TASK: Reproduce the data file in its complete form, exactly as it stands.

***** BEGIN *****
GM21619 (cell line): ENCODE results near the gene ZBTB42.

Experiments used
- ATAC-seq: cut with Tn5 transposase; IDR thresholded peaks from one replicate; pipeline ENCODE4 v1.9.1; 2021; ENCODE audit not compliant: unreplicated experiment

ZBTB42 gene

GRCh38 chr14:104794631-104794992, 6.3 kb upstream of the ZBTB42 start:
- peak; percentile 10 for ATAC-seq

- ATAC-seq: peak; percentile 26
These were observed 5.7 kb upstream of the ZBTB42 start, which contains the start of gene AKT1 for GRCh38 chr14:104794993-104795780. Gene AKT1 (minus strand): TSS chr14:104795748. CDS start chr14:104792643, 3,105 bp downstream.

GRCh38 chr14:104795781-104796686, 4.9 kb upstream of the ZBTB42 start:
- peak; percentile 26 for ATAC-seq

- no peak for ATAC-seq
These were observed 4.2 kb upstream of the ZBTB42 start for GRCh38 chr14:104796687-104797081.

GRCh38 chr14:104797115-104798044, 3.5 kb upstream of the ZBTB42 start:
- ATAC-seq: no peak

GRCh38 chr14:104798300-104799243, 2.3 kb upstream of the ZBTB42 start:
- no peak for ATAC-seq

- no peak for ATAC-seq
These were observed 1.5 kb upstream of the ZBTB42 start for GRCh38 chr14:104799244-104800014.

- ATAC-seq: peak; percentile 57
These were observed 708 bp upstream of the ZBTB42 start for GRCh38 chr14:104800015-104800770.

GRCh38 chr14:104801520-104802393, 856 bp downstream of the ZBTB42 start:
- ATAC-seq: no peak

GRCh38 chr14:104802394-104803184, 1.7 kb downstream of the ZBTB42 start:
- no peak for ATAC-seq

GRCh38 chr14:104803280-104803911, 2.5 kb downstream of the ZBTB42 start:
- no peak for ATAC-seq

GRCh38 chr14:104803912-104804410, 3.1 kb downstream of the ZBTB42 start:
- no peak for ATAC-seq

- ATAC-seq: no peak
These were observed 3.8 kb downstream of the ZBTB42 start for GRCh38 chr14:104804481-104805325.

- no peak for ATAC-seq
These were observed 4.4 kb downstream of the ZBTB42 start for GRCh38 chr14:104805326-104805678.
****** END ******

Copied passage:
GM21619 (cell line): ENCODE results near the gene ZBTB42.

Experiments used
- ATAC-seq: cut with Tn5 transposase; IDR thresholded peaks from one replicate; pipeline ENCODE4 v1.9.1; 2021; ENCODE audit not compliant: unreplicated experiment

ZBTB42 gene

GRCh38 chr14:104794631-104794992, 6.3 kb upstream of the ZBTB42 start:
- peak; percentile 10 for ATAC-seq

- ATAC-seq: peak; percentile 26
These were observed 5.7 kb upstream of the ZBTB42 start, which contains the start of gene AKT1 for GRCh38 chr14:104794993-104795780. Gene AKT1 (minus strand): TSS chr14:104795748. CDS start chr14:104792643, 3,105 bp downstream.

GRCh38 chr14:104795781-104796686, 4.9 kb upstream of the ZBTB42 start:
- peak; percentile 26 for ATAC-seq

- no peak for ATAC-seq
These were observed 4.2 kb upstream of the ZBTB42 start for GRCh38 chr14:104796687-104797081.

GRCh38 chr14:104797115-104798044, 3.5 kb upstream of the ZBTB42 start:
- ATAC-seq: no peak

GRCh38 chr14:104798300-104799243, 2.3 kb upstream of the ZBTB42 start:
- no peak for ATAC-seq

- no peak for ATAC-seq
These were observed 1.5 kb upstream of the ZBTB42 start for GRCh38 chr14:104799244-104800014.

- ATAC-seq: peak; percentile 57
These were observed 708 bp upstream of the ZBTB42 start for GRCh38 chr14:104800015-104800770.

GRCh38 chr14:104801520-104802393, 856 bp downstream of the ZBTB42 start:
- ATAC-seq: no peak

GRCh38 chr14:104802394-104803184, 1.7 kb downstream of the ZBTB42 start:
- no peak for ATAC-seq

GRCh38 chr14:104803280-104803911, 2.5 kb downstream of the ZBTB42 start:
- no peak for ATAC-seq

GRCh38 chr14:104803912-104804410, 3.1 kb downstream of the ZBTB42 start:
- no peak for ATAC-seq

- ATAC-seq: no peak
These were observed 3.8 kb downstream of the ZBTB42 start for GRCh38 chr14:104804481-104805325.

- no peak for ATAC-seq
These were observed 4.4 kb downstream of the ZBTB42 start for GRCh38 chr14:104805326-104805678.